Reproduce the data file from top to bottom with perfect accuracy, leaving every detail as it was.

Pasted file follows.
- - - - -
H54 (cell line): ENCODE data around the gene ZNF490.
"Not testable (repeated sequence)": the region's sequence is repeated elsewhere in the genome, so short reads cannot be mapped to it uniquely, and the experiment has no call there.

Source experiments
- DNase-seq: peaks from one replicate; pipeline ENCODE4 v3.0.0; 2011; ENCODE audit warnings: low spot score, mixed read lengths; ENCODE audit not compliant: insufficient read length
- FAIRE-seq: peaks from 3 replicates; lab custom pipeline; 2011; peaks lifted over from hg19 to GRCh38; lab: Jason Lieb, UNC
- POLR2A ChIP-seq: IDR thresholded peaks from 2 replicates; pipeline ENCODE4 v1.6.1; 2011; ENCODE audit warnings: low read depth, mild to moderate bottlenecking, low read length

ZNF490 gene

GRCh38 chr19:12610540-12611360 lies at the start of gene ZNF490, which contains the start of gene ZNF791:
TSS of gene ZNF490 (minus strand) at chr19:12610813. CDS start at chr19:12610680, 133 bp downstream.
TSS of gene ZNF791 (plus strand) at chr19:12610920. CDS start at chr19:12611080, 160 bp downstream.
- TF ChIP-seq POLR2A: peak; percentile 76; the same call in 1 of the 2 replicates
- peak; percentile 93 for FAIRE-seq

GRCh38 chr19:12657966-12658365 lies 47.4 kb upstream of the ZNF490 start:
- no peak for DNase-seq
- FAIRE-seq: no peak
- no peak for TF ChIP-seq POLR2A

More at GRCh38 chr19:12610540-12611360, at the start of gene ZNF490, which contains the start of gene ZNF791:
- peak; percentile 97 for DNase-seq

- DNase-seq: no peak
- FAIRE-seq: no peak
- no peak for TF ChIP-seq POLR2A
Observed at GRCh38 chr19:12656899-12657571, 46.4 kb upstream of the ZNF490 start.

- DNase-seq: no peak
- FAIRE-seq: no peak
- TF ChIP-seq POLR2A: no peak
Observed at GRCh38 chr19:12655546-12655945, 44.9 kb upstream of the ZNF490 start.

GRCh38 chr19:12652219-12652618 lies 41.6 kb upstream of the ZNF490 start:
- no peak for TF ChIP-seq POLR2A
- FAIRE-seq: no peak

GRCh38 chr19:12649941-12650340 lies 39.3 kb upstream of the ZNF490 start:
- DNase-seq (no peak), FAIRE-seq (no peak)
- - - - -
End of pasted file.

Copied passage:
H54 (cell line): ENCODE data around the gene ZNF490.
"Not testable (repeated sequence)": the region's sequence is repeated elsewhere in the genome, so short reads cannot be mapped to it uniquely, and the experiment has no call there.

Source experiments
- DNase-seq: peaks from one replicate; pipeline ENCODE4 v3.0.0; 2011; ENCODE audit warnings: low spot score, mixed read lengths; ENCODE audit not compliant: insufficient read length
- FAIRE-seq: peaks from 3 replicates; lab custom pipeline; 2011; peaks lifted over from hg19 to GRCh38; lab: Jason Lieb, UNC
- POLR2A ChIP-seq: IDR thresholded peaks from 2 replicates; pipeline ENCODE4 v1.6.1; 2011; ENCODE audit warnings: low read depth, mild to moderate bottlenecking, low read length

ZNF490 gene

GRCh38 chr19:12610540-12611360 lies at the start of gene ZNF490, which contains the start of gene ZNF791:
TSS of gene ZNF490 (minus strand) at chr19:12610813. CDS start at chr19:12610680, 133 bp downstream.
TSS of gene ZNF791 (plus strand) at chr19:12610920. CDS start at chr19:12611080, 160 bp downstream.
- TF ChIP-seq POLR2A: peak; percentile 76; the same call in 1 of the 2 replicates
- peak; percentile 93 for FAIRE-seq

GRCh38 chr19:12657966-12658365 lies 47.4 kb upstream of the ZNF490 start:
- no peak for DNase-seq
- FAIRE-seq: no peak
- no peak for TF ChIP-seq POLR2A

More at GRCh38 chr19:12610540-12611360, at the start of gene ZNF490, which contains the start of gene ZNF791:
- peak; percentile 97 for DNase-seq

- DNase-seq: no peak
- FAIRE-seq: no peak
- no peak for TF ChIP-seq POLR2A
Observed at GRCh38 chr19:12656899-12657571, 46.4 kb upstream of the ZNF490 start.

- DNase-seq: no peak
- FAIRE-seq: no peak
- TF ChIP-seq POLR2A: no peak
Observed at GRCh38 chr19:12655546-12655945, 44.9 kb upstream of the ZNF490 start.

GRCh38 chr19:12652219-12652618 lies 41.6 kb upstream of the ZNF490 start:
- no peak for TF ChIP-seq POLR2A
- FAIRE-seq: no peak

GRCh38 chr19:12649941-12650340 lies 39.3 kb upstream of the ZNF490 start:
- DNase-seq (no peak), FAIRE-seq (no peak)